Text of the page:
Flexible working boosts wellbeing among construction workers, study finds

Experts say pilot project proves ‘beyond a doubt’ that even complex, site-based industries can successfully implement flexible policies

The provision of flexible working has been shown to lead to a massive improvement in wellbeing among construction workers with no effects on project budgets or deadlines, research has discovered.

A study, conducted by Timewise, found that introducing flexible working increased the number of workers who felt they had enough time to look after their own health and wellbeing from 48 per cent to 84 per cent – a 75 per cent increase.

Similarly, the percentage of workers who said they regularly worked beyond their contracted hours dropped from 51 per cent to 34 per cent, while the proportion who said they felt guilty for starting later or finishing earlier than colleagues also fell from 47 per cent to 33 per cent.

Trust in colleagues working remotely also increased, with the number of workers saying they were unsure someone working from home was working as hard as them falling from 48 per cent to 33 per cent.

The findings are the results of the Timewise Construction Pioneers programme, through which the flexible working consultancy worked with Build UK and four of the UK’s biggest construction companies to pilot different forms of flexibility.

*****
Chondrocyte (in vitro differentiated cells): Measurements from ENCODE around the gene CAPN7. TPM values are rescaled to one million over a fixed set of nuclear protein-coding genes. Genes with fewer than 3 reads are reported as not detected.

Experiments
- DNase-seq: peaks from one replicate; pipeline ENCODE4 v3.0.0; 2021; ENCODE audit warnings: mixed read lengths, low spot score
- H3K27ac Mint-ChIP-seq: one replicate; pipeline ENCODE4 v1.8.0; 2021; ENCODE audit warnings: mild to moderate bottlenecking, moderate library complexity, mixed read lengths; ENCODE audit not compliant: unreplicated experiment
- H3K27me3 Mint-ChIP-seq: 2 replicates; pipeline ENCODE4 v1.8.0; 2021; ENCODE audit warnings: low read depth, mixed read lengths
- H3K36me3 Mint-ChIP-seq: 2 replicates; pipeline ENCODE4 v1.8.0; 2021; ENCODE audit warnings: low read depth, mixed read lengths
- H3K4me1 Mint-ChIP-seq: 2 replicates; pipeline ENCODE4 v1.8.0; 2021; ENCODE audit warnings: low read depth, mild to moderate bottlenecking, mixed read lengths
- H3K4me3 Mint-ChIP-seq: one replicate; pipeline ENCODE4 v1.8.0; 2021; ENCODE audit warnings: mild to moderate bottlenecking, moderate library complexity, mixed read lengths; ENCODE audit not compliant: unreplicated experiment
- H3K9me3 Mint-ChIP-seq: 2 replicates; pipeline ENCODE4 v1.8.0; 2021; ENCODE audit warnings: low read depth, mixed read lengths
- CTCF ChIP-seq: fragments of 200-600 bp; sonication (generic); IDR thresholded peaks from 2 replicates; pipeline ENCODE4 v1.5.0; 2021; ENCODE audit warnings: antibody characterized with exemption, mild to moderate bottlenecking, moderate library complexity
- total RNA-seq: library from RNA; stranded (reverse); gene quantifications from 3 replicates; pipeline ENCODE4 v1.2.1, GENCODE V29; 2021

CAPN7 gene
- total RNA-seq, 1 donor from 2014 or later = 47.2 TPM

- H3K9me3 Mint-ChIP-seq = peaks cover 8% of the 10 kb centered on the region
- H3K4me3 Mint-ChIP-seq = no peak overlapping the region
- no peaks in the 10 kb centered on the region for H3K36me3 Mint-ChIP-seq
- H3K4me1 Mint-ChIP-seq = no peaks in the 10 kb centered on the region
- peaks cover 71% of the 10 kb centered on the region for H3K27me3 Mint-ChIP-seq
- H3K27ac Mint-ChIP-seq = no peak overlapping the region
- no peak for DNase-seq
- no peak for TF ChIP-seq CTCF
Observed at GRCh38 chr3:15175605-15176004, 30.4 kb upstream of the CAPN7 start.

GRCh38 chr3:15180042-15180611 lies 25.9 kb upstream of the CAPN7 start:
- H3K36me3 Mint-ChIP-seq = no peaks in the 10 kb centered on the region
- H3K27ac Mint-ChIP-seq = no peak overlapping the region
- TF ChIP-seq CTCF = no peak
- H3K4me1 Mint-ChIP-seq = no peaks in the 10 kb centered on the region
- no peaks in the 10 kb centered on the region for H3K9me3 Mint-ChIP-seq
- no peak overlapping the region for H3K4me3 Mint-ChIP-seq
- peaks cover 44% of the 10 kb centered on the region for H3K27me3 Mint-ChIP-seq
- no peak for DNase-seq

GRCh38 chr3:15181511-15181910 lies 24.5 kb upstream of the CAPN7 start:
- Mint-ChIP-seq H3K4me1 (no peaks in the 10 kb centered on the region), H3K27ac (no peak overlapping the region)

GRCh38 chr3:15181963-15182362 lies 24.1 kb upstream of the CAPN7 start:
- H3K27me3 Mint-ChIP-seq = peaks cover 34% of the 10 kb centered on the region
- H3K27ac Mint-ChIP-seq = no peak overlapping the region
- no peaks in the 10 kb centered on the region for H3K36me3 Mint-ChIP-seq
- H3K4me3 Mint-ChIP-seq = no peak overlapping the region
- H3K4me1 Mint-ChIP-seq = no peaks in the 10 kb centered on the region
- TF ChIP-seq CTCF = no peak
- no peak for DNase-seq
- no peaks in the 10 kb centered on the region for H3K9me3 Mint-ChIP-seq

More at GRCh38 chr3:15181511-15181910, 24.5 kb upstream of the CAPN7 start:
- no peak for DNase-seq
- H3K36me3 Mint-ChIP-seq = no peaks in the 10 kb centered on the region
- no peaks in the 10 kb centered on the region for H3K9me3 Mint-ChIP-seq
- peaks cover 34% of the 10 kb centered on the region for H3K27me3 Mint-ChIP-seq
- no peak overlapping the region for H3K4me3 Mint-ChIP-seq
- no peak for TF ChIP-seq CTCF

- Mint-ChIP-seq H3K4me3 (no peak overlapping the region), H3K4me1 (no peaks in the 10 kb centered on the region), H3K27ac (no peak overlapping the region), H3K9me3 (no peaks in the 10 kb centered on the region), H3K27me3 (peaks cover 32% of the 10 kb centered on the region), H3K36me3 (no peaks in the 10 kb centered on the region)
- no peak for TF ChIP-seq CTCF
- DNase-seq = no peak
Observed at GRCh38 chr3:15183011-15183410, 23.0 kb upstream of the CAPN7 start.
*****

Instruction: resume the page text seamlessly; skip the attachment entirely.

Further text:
Among others, these included earlier starts and finishes, output-based working, staggered start times and a ‘flexi-day approach’ where workers were allowed to take a day off a month in lieu of additional hours worked.

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The pilots were conducted with teams of between 14 and 120 workers over an 18-month period, and found that all of the projects were complete without any negative impact on deadline or budget.

Emma Stewart, director of development at Timewise, said the programme proved “beyond doubt” that flexible working worked even in complex, site-based industries such as construction.

“Wellbeing and balance should be possible to achieve for the whole workforce – not just those in office roles,” said Stewart. “Working practices no longer need to be a block to attracting the best and most diverse possible talent.”

However, the report said that because of the “complex operational barriers” faced by sectors such as construction, firms looking to implement flexible working needed have in place a strategic roadmap.

“Timewise strongly recommends that all firms carefully trial their plans to increase flexible working, on one or two sites, before rolling out,” the report said, adding that firms should consider what flexible options could be made available and should consult HR teams to ensure their flexible working policies are fair and inclusive.

Suzannah Nichol MBE, chief executive of Build UK, also urged firms to share their experiences of flexible working.

“By sharing what works, we can help companies across the sector create the working environment that will attract and retain a diverse workforce, making construction a positive career choice for everyone,” she said.